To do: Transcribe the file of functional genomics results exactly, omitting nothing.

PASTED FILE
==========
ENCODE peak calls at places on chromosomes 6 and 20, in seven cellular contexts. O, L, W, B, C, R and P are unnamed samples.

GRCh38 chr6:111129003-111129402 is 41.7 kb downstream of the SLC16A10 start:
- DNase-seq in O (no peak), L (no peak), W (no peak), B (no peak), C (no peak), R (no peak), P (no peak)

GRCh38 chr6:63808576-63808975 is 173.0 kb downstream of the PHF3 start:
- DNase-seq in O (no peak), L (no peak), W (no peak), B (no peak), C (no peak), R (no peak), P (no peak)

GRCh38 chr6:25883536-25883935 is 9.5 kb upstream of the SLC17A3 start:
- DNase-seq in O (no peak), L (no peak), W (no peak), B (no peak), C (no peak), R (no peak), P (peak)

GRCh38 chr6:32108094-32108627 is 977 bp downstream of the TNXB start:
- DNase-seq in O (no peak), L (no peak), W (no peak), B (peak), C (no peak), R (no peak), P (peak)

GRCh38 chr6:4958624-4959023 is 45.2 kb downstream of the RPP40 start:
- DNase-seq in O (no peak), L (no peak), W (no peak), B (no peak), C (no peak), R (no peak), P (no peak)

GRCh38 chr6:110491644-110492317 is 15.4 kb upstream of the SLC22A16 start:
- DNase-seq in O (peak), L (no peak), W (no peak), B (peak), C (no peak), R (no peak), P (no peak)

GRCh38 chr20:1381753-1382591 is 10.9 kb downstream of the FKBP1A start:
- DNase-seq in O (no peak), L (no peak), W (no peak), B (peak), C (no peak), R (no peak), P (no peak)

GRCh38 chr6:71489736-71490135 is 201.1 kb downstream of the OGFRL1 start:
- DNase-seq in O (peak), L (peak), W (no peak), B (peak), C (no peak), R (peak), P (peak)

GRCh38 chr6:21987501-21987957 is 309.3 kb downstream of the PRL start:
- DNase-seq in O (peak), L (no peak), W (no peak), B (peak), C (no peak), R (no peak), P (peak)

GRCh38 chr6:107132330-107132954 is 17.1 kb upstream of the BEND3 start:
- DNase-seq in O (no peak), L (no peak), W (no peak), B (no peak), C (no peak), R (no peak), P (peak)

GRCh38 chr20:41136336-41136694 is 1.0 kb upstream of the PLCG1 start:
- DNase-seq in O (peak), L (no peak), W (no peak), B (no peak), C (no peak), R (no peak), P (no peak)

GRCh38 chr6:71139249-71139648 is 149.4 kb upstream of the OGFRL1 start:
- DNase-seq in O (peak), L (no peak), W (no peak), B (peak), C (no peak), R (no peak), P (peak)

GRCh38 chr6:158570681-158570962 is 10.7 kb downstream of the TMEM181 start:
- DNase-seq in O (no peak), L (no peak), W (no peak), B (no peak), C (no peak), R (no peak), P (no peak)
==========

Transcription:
ENCODE peak calls at places on chromosomes 6 and 20, in seven cellular contexts. O, L, W, B, C, R and P are unnamed samples.

GRCh38 chr6:111129003-111129402 is 41.7 kb downstream of the SLC16A10 start:
- DNase-seq in O (no peak), L (no peak), W (no peak), B (no peak), C (no peak), R (no peak), P (no peak)

GRCh38 chr6:63808576-63808975 is 173.0 kb downstream of the PHF3 start:
- DNase-seq in O (no peak), L (no peak), W (no peak), B (no peak), C (no peak), R (no peak), P (no peak)

GRCh38 chr6:25883536-25883935 is 9.5 kb upstream of the SLC17A3 start:
- DNase-seq in O (no peak), L (no peak), W (no peak), B (no peak), C (no peak), R (no peak), P (peak)

GRCh38 chr6:32108094-32108627 is 977 bp downstream of the TNXB start:
- DNase-seq in O (no peak), L (no peak), W (no peak), B (peak), C (no peak), R (no peak), P (peak)

GRCh38 chr6:4958624-4959023 is 45.2 kb downstream of the RPP40 start:
- DNase-seq in O (no peak), L (no peak), W (no peak), B (no peak), C (no peak), R (no peak), P (no peak)

GRCh38 chr6:110491644-110492317 is 15.4 kb upstream of the SLC22A16 start:
- DNase-seq in O (peak), L (no peak), W (no peak), B (peak), C (no peak), R (no peak), P (no peak)

GRCh38 chr20:1381753-1382591 is 10.9 kb downstream of the FKBP1A start:
- DNase-seq in O (no peak), L (no peak), W (no peak), B (peak), C (no peak), R (no peak), P (no peak)

GRCh38 chr6:71489736-71490135 is 201.1 kb downstream of the OGFRL1 start:
- DNase-seq in O (peak), L (peak), W (no peak), B (peak), C (no peak), R (peak), P (peak)

GRCh38 chr6:21987501-21987957 is 309.3 kb downstream of the PRL start:
- DNase-seq in O (peak), L (no peak), W (no peak), B (peak), C (no peak), R (no peak), P (peak)

GRCh38 chr6:107132330-107132954 is 17.1 kb upstream of the BEND3 start:
- DNase-seq in O (no peak), L (no peak), W (no peak), B (no peak), C (no peak), R (no peak), P (peak)

GRCh38 chr20:41136336-41136694 is 1.0 kb upstream of the PLCG1 start:
- DNase-seq in O (peak), L (no peak), W (no peak), B (no peak), C (no peak), R (no peak), P (no peak)

GRCh38 chr6:71139249-71139648 is 149.4 kb upstream of the OGFRL1 start:
- DNase-seq in O (peak), L (no peak), W (no peak), B (peak), C (no peak), R (no peak), P (peak)

GRCh38 chr6:158570681-158570962 is 10.7 kb downstream of the TMEM181 start:
- DNase-seq in O (no peak), L (no peak), W (no peak), B (no peak), C (no peak), R (no peak), P (no peak)